Once the site had been identified site strategy were used to identify how the existing building could be expanded to create space for the functions desired by the stakeholders.

public space raised above new structure.

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Dispersed extensions to the existing building.

Directly above the film school.

Raised connection to existing

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new building in millennium square

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UNDER THE EXISTING

Above the carriage works.

Above the electric press as a connection to all the buildings below from the atrium

Inhabiting underutilised space within the existing buildings


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43 // Development Sketch

We developed the design through sketches, this allowed us express our ideas between the group.

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44 // Development Sketch

The sketches to the left show the idea of dividing commercial and film school space but with shared and public spaces in-between. This idea of public and private was highlighted as important through the participation activities earlier on in the design process. We wanted to raise the public space from Millennium Square and allow the building to give back the Leeds, while it was still important to maintain the private spaces needed by both commercial and educations stakeholders.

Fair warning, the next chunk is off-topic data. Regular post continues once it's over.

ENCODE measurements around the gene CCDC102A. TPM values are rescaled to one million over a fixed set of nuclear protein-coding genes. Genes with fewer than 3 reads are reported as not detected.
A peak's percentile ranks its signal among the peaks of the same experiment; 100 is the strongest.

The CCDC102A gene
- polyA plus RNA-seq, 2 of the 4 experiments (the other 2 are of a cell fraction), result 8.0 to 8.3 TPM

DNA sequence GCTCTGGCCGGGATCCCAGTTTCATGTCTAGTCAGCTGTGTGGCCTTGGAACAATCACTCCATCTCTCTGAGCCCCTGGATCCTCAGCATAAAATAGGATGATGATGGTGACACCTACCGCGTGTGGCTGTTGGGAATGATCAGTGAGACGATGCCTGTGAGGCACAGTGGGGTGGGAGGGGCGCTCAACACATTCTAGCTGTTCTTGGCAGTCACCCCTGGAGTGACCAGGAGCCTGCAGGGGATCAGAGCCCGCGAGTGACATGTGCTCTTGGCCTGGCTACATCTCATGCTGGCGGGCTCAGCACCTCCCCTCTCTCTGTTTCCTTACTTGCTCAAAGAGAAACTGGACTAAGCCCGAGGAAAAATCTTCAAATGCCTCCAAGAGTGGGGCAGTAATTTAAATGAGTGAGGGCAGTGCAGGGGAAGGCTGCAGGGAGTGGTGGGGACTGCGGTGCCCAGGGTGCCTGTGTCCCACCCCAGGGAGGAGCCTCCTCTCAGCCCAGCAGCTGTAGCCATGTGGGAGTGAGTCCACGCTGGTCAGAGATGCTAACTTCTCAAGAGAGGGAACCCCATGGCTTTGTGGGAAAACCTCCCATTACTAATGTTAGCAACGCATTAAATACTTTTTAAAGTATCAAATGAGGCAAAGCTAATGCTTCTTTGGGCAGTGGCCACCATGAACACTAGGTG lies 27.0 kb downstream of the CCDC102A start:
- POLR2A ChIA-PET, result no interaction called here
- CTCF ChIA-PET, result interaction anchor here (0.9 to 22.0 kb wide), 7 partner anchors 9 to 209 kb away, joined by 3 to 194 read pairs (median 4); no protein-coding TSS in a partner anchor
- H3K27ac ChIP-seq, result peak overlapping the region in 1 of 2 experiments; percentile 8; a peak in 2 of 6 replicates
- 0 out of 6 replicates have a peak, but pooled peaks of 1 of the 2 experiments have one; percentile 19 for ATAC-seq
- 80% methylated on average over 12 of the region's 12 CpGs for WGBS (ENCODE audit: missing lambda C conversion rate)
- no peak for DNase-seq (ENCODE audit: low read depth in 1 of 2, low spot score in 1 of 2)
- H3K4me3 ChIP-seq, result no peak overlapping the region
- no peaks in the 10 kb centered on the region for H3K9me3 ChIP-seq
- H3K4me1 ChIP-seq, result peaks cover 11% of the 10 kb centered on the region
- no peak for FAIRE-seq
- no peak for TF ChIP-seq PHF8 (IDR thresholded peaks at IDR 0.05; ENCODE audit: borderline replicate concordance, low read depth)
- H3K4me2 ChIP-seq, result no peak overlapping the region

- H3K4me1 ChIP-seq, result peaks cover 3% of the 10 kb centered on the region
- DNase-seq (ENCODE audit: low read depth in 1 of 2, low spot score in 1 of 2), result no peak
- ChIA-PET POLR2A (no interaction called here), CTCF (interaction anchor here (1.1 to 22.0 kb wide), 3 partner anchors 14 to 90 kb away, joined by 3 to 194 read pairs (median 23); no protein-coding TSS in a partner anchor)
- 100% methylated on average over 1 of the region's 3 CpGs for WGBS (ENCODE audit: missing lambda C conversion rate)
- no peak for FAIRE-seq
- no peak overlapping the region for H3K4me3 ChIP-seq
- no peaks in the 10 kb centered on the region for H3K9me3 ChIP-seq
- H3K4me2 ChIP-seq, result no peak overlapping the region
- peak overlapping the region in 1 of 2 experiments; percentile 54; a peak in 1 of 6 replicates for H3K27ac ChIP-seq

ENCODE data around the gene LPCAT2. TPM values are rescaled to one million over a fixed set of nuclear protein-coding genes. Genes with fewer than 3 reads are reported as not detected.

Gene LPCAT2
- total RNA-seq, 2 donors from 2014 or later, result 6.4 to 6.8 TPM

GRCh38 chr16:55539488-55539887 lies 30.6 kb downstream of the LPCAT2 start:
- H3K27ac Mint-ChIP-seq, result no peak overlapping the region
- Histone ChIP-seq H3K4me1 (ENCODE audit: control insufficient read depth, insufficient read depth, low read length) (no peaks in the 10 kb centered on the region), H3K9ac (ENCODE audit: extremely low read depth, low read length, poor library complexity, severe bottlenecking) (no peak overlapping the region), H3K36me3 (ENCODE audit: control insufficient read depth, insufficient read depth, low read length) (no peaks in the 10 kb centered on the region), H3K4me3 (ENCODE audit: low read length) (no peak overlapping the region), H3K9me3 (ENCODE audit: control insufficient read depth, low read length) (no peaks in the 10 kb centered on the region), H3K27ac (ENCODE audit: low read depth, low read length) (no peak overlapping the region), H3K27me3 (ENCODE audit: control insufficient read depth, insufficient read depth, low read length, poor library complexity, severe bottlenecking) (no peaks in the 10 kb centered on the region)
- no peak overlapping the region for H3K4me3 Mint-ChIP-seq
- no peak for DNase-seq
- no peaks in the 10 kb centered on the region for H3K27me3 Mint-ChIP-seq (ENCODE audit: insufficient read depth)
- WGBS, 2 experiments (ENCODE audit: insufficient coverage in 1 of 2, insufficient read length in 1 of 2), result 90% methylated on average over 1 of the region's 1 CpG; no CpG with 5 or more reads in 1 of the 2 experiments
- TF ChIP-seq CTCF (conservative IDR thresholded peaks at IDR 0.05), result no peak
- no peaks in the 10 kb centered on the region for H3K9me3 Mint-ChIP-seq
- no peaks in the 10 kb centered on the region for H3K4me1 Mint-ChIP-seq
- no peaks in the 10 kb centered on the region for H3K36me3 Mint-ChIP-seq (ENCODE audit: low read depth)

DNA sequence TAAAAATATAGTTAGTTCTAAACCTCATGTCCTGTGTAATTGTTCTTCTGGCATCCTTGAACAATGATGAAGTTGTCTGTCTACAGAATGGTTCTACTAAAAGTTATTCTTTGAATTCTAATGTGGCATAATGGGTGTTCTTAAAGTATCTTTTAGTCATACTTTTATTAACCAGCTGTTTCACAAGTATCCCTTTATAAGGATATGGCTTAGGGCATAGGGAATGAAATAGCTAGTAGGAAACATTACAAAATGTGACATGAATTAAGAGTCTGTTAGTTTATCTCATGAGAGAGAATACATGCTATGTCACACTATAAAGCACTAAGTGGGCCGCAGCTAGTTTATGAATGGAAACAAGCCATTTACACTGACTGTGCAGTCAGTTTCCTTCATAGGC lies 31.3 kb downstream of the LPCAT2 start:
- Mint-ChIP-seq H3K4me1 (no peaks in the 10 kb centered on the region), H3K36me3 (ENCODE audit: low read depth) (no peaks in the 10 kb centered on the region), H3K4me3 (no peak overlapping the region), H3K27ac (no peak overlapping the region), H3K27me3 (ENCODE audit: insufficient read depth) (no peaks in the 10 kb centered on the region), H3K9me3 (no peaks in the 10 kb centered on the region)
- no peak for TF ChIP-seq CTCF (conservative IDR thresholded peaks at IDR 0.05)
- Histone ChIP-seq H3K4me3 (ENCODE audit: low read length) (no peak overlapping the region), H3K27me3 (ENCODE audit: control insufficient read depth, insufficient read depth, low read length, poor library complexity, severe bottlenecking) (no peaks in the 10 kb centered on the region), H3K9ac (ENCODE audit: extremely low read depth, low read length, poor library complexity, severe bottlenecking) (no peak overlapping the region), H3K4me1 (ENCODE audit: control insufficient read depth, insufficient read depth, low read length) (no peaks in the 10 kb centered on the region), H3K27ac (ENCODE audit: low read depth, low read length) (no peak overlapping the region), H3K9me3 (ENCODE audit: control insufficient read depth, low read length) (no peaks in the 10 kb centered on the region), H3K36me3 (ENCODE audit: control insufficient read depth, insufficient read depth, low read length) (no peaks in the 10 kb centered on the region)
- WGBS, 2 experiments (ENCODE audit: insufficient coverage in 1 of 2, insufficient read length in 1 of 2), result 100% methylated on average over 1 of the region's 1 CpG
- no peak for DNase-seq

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45 // Development Montage

We wanted to quickly show how a building would appear above the existing Electric Press, to do this we created a montage from existing photos. Grass was added to Millennium Square, this idea arose after a warm day in Leeds. When one of the group members walked through Millennium Square and another past the grass opposite university. Millennium Square was empty as it is primarily a dynamic space, where as the small section of grass was full of life and activity.